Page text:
As a photographer and biochemist, I am fascinated by the origins of life – that moment in Earth’s history when amorphous organic matter transformed into complex structures that evolved into living organisms.
The idea for this project came from my personal revelation that by combining photography with science I can attempt to mimic and visualize the process of life creation using photoelastic gels and cross-polarized light. I build small biomorphic structures from translucent organic gels and manipulate them to develop material stress. Then I examine the compositions through polarizer filters and experiment with lighting and camera angle to capture them in their full glory. The resulting images reveal beautiful worlds inhabited by otherworldly life made of light and colors and emerging from dark space. Removed from the context of scale, the photographs depict the awe-inspiring, universal vitality of life. [Official Website]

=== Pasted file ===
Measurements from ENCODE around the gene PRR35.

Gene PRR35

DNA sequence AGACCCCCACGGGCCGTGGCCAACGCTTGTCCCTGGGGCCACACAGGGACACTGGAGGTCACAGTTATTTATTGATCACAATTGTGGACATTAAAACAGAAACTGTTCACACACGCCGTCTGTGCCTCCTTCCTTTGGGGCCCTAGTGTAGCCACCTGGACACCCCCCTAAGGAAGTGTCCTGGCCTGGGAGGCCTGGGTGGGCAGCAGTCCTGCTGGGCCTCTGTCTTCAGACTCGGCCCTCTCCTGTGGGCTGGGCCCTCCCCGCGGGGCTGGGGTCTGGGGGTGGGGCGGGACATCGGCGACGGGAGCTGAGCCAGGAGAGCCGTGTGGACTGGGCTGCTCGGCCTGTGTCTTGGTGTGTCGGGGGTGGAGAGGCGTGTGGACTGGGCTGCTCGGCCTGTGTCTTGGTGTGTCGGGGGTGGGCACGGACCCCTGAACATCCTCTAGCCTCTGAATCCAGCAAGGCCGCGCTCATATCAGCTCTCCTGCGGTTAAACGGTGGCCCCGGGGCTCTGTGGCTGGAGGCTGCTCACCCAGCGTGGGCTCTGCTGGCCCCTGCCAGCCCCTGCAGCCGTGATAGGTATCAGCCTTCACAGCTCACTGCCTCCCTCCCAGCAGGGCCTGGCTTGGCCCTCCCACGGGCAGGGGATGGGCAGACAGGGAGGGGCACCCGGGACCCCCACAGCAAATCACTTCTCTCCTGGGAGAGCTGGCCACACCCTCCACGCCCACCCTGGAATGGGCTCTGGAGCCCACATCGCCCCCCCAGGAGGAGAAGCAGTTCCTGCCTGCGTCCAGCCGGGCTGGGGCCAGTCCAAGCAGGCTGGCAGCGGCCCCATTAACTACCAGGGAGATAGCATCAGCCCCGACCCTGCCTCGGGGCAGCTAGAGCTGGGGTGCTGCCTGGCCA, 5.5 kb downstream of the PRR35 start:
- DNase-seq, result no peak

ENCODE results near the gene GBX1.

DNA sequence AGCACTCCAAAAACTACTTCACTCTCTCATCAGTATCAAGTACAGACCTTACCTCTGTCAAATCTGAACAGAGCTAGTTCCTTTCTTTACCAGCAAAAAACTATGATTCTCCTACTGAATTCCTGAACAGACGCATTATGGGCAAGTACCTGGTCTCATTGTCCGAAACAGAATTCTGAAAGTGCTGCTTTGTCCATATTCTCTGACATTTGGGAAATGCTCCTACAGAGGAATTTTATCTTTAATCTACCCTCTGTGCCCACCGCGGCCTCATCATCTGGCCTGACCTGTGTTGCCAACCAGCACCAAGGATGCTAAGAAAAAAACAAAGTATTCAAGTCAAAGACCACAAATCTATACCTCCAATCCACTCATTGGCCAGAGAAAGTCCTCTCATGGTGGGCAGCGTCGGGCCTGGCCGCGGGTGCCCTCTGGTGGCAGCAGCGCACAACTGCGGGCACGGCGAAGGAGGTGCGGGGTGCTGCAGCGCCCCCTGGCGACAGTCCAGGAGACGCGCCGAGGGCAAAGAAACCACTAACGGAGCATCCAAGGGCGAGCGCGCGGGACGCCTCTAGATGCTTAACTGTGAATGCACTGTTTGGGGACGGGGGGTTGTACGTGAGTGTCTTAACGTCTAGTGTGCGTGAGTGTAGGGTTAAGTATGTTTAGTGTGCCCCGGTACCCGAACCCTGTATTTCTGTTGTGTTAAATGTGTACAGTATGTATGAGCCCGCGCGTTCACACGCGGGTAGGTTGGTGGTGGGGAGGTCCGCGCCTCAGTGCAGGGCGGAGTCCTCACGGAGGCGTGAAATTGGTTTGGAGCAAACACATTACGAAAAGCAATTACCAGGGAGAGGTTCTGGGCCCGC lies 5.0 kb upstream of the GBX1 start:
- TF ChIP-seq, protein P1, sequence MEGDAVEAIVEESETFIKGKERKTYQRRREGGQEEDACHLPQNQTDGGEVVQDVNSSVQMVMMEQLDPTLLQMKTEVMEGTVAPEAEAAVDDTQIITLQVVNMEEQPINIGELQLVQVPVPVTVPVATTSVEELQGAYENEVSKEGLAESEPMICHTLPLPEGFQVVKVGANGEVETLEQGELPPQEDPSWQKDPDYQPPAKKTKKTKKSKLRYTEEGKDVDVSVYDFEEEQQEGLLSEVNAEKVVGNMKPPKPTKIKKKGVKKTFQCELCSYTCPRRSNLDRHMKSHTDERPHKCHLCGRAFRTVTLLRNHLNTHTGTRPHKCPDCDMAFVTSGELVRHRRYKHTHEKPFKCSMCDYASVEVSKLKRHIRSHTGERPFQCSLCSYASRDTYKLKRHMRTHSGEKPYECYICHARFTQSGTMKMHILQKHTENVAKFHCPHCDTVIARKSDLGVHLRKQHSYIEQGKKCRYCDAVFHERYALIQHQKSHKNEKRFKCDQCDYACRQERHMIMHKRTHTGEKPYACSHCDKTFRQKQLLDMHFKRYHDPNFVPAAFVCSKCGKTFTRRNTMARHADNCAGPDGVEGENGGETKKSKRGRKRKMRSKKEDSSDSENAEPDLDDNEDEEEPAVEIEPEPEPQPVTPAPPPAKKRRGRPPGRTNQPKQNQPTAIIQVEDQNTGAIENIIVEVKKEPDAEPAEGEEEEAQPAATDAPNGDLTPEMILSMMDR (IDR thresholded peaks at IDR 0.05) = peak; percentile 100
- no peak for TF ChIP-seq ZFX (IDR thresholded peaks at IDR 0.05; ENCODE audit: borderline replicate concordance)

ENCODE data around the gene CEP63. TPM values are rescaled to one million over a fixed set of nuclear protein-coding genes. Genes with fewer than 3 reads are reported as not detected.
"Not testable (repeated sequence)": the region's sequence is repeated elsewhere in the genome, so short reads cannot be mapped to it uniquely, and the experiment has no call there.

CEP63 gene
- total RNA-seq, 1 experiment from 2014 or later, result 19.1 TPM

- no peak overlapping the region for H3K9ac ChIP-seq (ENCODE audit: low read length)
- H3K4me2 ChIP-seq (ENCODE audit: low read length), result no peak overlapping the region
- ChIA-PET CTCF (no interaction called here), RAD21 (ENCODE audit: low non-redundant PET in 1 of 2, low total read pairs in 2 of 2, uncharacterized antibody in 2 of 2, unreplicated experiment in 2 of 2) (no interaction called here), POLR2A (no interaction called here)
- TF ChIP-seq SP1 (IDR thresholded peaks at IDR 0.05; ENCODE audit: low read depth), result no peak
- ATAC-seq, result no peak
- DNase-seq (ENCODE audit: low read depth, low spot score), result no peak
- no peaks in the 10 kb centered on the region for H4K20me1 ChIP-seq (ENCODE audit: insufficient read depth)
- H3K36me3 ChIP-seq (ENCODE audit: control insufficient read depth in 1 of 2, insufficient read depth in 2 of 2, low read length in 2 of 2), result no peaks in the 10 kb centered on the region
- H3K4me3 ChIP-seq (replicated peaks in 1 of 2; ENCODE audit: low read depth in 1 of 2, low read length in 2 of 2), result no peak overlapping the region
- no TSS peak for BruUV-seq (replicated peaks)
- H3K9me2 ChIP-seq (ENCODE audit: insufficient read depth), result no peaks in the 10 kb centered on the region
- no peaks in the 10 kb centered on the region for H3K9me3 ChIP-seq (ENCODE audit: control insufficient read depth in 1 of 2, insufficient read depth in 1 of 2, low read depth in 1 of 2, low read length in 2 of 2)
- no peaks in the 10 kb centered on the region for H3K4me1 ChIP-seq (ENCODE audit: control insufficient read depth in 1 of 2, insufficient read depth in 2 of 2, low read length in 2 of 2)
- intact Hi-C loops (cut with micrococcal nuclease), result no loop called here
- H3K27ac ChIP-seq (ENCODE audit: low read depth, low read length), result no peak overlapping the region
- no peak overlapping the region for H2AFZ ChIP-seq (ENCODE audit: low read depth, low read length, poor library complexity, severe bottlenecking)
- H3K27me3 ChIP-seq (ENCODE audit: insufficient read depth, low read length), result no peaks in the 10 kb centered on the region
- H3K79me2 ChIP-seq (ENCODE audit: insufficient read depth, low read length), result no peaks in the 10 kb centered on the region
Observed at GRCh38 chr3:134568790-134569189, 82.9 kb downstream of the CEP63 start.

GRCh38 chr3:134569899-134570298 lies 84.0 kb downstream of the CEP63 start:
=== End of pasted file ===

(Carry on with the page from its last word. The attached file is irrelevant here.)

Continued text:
I started a photo-based art project “Light Forms” after stumbling across an old, long forgotten visualization technique from the field of material science. This technique utilizes polarized light to visualize stresses in solid, transparent materials subjected to deformations. Very quickly I realized that modifying this approach to employ organic gels – a softer and more malleable material – presented me with a medium of an enormous artistic potential. Using my biochemistry lab skills, I started experimenting.
This conceptual transformation is realized through the gels’ conversion from liquid to solid that is physically influenced by steps such as heating, molding, arranging, sculpting, or stressing. The otherworldly colors and light effects of the images are achieved by the use of polarizer filters.